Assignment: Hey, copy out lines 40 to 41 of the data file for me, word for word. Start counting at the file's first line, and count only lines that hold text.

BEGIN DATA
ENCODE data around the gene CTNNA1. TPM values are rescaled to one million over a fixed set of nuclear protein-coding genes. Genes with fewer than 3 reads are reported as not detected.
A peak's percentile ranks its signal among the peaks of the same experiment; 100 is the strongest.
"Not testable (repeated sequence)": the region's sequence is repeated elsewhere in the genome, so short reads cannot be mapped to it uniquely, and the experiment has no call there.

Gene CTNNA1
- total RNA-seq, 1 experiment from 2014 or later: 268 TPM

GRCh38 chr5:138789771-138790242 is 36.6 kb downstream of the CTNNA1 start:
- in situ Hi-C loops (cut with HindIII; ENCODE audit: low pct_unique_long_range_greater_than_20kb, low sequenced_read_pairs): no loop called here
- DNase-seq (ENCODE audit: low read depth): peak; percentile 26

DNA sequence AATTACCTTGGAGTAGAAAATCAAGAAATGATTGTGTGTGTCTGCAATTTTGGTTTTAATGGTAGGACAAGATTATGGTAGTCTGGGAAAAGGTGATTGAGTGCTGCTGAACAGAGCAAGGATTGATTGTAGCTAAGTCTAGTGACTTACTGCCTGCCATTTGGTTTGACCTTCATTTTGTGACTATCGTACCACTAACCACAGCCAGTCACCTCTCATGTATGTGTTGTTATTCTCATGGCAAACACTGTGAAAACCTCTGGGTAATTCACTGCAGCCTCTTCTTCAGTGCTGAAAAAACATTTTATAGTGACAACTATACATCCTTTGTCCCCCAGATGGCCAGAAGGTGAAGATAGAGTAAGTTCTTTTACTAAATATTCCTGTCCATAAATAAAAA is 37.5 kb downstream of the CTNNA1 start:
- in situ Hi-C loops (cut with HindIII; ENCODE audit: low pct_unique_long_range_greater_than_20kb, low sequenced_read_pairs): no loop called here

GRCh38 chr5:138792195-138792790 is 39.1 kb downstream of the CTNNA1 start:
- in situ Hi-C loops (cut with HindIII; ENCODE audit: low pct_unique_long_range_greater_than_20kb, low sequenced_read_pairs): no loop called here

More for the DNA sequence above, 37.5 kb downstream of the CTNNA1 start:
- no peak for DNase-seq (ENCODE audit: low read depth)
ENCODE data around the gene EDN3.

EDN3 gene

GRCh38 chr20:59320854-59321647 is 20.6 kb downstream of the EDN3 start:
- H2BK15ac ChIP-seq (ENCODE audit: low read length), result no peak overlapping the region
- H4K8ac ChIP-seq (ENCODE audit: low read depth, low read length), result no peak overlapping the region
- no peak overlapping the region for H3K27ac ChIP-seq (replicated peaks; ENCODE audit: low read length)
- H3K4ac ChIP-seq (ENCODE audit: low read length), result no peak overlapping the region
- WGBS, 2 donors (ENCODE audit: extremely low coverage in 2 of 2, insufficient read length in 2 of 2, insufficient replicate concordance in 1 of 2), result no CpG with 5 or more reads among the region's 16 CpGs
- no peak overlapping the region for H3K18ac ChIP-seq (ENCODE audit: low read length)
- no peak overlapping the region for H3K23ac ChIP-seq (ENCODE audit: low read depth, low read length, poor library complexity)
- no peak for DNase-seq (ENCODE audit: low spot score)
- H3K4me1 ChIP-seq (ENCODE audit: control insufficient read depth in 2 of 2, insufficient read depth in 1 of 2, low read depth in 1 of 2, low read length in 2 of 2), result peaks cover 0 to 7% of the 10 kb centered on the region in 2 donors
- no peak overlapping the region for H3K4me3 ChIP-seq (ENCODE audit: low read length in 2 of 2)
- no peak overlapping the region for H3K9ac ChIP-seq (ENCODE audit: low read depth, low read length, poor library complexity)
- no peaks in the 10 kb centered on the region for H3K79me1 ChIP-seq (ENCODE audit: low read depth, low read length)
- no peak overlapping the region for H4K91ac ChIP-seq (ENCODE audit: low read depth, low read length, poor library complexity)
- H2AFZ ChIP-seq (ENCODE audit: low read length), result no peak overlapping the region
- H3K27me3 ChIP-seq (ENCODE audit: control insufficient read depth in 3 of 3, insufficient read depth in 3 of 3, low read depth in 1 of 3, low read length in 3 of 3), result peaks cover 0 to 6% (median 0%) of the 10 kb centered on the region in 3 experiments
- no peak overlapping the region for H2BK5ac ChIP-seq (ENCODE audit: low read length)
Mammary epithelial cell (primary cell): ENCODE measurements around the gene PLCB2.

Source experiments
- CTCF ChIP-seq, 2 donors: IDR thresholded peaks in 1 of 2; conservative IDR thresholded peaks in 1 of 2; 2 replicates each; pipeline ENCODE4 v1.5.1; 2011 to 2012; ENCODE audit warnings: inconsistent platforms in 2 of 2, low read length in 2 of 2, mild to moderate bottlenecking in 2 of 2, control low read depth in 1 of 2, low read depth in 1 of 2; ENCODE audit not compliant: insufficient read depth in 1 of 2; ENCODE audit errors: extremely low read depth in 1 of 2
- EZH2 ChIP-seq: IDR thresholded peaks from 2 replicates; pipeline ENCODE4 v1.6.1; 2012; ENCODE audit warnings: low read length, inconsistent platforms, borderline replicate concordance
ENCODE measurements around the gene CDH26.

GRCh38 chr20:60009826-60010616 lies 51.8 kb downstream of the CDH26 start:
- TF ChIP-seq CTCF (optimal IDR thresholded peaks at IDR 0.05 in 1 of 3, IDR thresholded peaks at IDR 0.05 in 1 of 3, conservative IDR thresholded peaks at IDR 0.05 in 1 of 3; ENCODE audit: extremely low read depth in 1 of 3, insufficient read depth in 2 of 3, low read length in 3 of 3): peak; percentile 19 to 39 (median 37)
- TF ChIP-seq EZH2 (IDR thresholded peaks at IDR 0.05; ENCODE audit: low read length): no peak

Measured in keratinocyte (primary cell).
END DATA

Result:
- TF ChIP-seq CTCF (optimal IDR thresholded peaks at IDR 0.05 in 1 of 3, IDR thresholded peaks at IDR 0.05 in 1 of 3, conservative IDR thresholded peaks at IDR 0.05 in 1 of 3; ENCODE audit: extremely low read depth in 1 of 3, insufficient read depth in 2 of 3, low read length in 3 of 3): peak; percentile 19 to 39 (median 37)
- TF ChIP-seq EZH2 (IDR thresholded peaks at IDR 0.05; ENCODE audit: low read length): no peak